Northern California Record

Saturday, March 28, 2020

Judicial body lauds decision to toss out $417 million Johnson& Johnson verdict

By Glenn Minnis | Oct 26, 2017

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John Doherty views a California Superior Court judge’s decision to throw out a record-setting, $417 million verdict against Johnson & Johnson as a measure of gravity being returned to the judicial system.

“I think this injected rationality back into the discussion,” Doherty, president of the California Justice Association, told the Northern California Record. “I think it was a rationale review of a very high-profile case.”

Eva Echeverria sued Johnson & Johnson alleging she developed ovarian cancer as a result of using the manufacturer’s talc-based products like Johnson’s baby powder for feminine hygiene.

Earlier this year, a lower court awarded her $70 million in compensatory damages and $347 million in punitive damages.

In reversing that verdict and granting Johnson & Johnson a new trial, Los Angeles County Superior Court Judge Maren Nelson ruled the initial trial “was underpinned by errors and insufficient evidence on both sides, culminating in excessive damages.”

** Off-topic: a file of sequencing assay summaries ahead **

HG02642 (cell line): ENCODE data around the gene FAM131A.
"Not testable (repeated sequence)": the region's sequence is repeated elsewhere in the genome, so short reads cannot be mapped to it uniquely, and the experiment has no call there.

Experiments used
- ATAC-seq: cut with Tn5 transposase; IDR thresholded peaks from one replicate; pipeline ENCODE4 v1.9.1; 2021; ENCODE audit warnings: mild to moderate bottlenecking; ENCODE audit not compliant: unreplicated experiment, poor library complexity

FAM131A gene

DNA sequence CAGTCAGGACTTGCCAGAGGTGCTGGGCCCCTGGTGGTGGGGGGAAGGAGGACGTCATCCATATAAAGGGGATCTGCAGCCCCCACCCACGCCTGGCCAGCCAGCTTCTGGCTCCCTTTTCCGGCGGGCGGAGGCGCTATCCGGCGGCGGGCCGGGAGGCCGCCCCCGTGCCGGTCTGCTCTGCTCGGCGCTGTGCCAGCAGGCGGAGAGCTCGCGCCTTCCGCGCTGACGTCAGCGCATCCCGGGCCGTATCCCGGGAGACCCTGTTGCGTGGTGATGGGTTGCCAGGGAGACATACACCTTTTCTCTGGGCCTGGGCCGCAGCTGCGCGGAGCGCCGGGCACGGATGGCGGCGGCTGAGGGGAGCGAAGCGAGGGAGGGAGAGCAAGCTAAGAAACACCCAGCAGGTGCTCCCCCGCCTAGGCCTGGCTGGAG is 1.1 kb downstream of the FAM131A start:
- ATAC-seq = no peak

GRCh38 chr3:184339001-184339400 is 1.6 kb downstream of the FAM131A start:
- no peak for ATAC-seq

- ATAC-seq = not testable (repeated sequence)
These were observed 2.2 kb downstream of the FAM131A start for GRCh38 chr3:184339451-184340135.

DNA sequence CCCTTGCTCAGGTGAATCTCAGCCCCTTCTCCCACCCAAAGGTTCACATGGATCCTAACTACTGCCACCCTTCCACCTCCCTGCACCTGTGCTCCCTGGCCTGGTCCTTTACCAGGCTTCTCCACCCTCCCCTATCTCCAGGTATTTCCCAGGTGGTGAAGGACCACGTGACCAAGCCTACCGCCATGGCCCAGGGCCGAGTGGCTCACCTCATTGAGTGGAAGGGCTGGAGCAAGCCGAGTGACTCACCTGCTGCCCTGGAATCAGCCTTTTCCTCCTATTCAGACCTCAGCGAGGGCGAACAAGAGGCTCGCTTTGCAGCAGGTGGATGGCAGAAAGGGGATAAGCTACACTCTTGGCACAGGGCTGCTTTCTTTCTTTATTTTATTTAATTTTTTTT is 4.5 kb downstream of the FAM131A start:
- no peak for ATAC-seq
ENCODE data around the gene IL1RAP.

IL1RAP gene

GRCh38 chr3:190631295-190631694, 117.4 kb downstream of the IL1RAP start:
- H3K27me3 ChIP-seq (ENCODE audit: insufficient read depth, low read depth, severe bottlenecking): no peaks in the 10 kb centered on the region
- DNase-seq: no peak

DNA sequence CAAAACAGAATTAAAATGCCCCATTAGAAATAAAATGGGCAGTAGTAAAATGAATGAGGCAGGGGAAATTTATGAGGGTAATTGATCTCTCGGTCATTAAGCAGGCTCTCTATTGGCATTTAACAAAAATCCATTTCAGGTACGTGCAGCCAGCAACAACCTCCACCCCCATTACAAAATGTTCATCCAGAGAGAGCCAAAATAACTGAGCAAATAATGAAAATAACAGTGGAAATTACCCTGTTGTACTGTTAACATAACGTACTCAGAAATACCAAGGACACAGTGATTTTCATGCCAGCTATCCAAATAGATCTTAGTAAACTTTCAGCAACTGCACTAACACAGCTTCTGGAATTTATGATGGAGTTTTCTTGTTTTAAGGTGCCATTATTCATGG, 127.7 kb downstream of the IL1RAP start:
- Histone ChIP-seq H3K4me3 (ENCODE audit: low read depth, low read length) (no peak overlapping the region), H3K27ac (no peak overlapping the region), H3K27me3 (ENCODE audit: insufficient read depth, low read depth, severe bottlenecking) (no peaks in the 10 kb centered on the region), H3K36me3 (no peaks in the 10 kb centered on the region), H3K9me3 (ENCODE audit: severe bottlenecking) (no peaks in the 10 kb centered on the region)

Doherty said he wholeheartedly supports that view.

“The judge reviewed all the evidence and said there was no proof,” he said. “Hopefully, this verdict sends the message that before you sue someone for damages you should at least have some scientific evidence to back your claims.”

Doherty said anything short of that stands as an indictment of the entire system.

“It is imperative for the system be set up so that people who caused harm are required to pay,” he said. “But there is no solid basis for the person at fault to be required to pay $417 million as part of a decision.”

Overall, Reuters reports  Johnson & Johnson has been slapped with talc-related lawsuits by about 4,800 plaintiffs, with many of the cases being filed in Los Angeles and Missouri.

Four recent verdicts in Missouri have resulted in the company being ordered to pay at least $307 million in damages.

Echeverria’s attorney, Mark Robinson, said he plans to file an appeal. 

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Civil Justice Association of California